Advanced search
1 file | 1.12 MB Add to list

Clinical pharmacokinetics and pharmacodynamics of propofol

(2018) CLINICAL PHARMACOKINETICS. 57(12). p.1539-1558
Author
Organization
Abstract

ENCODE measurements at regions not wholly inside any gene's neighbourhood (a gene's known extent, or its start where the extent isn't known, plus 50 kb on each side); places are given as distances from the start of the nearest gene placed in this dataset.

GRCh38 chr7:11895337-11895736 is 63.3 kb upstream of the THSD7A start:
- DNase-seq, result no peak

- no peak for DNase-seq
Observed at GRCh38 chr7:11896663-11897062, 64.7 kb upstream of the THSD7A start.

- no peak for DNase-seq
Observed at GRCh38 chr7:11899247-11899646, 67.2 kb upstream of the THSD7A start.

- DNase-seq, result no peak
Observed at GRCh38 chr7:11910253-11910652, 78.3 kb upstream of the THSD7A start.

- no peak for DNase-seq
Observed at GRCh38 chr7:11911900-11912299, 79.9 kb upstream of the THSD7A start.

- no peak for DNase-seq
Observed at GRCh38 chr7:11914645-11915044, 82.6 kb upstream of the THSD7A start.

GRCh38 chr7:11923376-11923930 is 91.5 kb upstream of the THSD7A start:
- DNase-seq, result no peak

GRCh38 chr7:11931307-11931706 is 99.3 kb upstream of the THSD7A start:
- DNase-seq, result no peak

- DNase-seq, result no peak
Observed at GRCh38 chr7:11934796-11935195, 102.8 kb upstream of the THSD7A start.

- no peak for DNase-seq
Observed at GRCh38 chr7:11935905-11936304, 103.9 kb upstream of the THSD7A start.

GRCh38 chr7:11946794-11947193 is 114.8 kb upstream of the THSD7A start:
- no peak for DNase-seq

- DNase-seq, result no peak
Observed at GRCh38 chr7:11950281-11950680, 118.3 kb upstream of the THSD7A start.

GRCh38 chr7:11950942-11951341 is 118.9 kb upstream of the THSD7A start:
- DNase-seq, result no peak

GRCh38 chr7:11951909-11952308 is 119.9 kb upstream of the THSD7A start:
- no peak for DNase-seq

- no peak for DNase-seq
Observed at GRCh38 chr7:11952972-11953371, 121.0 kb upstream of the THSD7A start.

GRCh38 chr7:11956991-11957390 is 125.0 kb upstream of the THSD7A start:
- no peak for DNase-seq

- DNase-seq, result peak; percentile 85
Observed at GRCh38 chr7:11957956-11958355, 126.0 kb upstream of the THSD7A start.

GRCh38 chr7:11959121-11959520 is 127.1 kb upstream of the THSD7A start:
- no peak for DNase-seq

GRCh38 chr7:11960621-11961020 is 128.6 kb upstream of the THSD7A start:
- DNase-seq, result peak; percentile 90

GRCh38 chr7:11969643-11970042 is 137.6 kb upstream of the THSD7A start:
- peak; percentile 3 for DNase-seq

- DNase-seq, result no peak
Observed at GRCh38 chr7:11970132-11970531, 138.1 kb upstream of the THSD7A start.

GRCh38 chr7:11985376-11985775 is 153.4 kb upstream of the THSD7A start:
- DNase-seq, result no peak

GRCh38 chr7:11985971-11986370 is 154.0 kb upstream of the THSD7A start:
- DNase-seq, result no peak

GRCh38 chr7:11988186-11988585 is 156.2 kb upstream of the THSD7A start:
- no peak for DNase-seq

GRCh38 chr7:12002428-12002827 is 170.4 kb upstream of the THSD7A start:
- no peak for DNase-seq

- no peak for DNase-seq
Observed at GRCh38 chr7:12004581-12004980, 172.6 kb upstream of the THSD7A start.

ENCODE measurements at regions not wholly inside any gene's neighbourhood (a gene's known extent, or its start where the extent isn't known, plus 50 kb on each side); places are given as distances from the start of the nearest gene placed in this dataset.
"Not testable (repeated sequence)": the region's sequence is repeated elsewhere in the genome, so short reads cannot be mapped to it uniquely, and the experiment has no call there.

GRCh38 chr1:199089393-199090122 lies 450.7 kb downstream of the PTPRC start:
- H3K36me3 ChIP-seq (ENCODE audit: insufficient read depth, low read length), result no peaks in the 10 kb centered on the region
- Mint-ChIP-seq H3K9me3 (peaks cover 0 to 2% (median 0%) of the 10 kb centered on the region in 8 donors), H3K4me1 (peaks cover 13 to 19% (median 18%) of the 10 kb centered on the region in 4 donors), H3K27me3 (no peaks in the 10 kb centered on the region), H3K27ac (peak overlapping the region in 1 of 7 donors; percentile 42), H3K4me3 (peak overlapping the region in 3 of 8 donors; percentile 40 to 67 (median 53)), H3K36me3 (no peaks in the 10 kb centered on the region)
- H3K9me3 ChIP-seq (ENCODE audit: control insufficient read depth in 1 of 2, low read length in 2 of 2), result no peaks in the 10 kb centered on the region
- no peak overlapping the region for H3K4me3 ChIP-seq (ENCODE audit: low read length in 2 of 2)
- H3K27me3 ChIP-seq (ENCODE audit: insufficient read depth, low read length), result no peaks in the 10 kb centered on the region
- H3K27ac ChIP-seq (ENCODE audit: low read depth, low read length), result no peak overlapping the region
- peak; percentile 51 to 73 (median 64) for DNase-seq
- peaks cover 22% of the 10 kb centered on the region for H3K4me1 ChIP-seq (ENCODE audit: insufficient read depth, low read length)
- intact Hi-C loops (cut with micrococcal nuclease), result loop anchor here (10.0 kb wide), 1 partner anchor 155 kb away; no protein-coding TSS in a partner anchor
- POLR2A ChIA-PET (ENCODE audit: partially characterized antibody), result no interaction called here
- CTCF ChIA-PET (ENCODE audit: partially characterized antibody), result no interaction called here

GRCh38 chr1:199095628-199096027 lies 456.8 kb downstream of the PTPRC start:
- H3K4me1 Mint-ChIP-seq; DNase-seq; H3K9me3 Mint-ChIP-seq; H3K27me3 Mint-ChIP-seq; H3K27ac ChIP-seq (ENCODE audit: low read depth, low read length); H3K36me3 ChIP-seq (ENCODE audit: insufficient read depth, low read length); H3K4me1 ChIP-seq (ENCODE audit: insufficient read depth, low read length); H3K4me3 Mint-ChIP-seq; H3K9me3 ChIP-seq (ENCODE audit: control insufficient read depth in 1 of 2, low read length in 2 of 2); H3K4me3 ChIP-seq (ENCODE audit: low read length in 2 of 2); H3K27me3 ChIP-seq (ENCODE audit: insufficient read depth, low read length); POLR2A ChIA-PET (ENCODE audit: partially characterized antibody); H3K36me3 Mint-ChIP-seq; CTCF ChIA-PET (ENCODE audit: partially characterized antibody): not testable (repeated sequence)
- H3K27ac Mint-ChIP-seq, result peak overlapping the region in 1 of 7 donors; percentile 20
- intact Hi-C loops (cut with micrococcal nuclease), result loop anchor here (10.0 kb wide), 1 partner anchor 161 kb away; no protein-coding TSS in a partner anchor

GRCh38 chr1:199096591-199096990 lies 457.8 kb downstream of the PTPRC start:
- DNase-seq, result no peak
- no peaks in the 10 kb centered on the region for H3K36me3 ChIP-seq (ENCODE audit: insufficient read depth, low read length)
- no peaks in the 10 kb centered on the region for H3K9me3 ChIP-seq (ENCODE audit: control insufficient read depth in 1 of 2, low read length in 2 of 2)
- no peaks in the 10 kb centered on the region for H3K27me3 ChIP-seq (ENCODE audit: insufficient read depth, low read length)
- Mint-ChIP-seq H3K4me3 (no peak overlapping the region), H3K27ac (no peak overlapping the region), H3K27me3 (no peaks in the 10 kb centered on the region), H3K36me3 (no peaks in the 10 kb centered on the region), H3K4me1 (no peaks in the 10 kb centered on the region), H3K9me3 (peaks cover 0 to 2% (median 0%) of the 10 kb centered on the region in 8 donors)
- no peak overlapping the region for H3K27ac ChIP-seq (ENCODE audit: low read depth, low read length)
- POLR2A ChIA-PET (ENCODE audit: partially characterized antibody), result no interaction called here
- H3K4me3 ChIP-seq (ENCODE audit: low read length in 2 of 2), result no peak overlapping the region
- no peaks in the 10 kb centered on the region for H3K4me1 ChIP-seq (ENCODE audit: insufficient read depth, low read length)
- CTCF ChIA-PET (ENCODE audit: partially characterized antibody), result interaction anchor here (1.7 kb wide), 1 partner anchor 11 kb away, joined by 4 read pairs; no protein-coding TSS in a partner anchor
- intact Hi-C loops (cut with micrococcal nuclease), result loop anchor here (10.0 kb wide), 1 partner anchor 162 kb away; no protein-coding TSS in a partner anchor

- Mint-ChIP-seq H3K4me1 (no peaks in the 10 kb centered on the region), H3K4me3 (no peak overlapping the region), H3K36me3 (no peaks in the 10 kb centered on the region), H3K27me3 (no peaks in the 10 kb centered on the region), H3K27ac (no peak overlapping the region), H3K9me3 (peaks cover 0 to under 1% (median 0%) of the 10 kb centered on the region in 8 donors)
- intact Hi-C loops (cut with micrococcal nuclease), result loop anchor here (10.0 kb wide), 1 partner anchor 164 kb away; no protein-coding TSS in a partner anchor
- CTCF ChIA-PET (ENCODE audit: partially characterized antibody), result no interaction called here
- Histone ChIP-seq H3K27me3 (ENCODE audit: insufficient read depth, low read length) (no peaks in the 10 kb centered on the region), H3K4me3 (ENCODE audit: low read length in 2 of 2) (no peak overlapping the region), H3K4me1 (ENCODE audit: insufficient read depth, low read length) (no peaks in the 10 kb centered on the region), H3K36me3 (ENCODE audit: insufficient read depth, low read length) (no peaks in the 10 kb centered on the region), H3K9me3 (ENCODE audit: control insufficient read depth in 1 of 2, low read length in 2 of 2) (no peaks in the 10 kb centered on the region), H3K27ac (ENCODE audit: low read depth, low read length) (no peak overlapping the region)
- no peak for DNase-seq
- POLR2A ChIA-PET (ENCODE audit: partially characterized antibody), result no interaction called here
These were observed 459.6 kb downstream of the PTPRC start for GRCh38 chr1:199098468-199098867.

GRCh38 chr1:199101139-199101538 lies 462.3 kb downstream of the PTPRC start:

Propofol is an intravenous hypnotic drug that is used for induction and maintenance of sedation and general anaesthesia. It exerts its effects through potentiation of the inhibitory neurotransmitter -aminobutyric acid (GABA) at the GABA(A) receptor, and has gained widespread use due to its favourable drug effect profile. The main adverse effects are disturbances in cardiopulmonary physiology. Due to its narrow therapeutic margin, propofol should only be administered by practitioners trained and experienced in providing general anaesthesia. Many pharmacokinetic (PK) and pharmacodynamic (PD) models for propofol exist. Some are used to inform drug dosing guidelines, and some are also implemented in so-called target-controlled infusion devices, to calculate the infusion rates required for user-defined target plasma or effect-site concentrations. Most of the models were designed for use in a specific and well-defined patient category. However, models applicable in a more general population have recently been developed and published. The most recent example is the general purpose propofol model developed by Eleveld and colleagues. Retrospective predictive performance evaluations show that this model performs as well as, or even better than, PK models developed for specific populations, such as adults, children or the obese; however, prospective evaluation of the model is still required. Propofol undergoes extensive PK and PD interactions with both other hypnotic drugs and opioids. PD interactions are the most clinically significant, and, with other hypnotics, tend to be additive, whereas interactions with opioids tend to be highly synergistic. Response surface modelling provides a tool to gain understanding and explore these complex interactions. Visual displays illustrating the effect of these interactions in real time can aid clinicians in optimal drug dosing while minimizing adverse effects. In this review, we provide an overview of the PK and PD of propofol in order to refresh readers' knowledge of its clinical applications, while discussing the main avenues of research where significant recent advances have been made.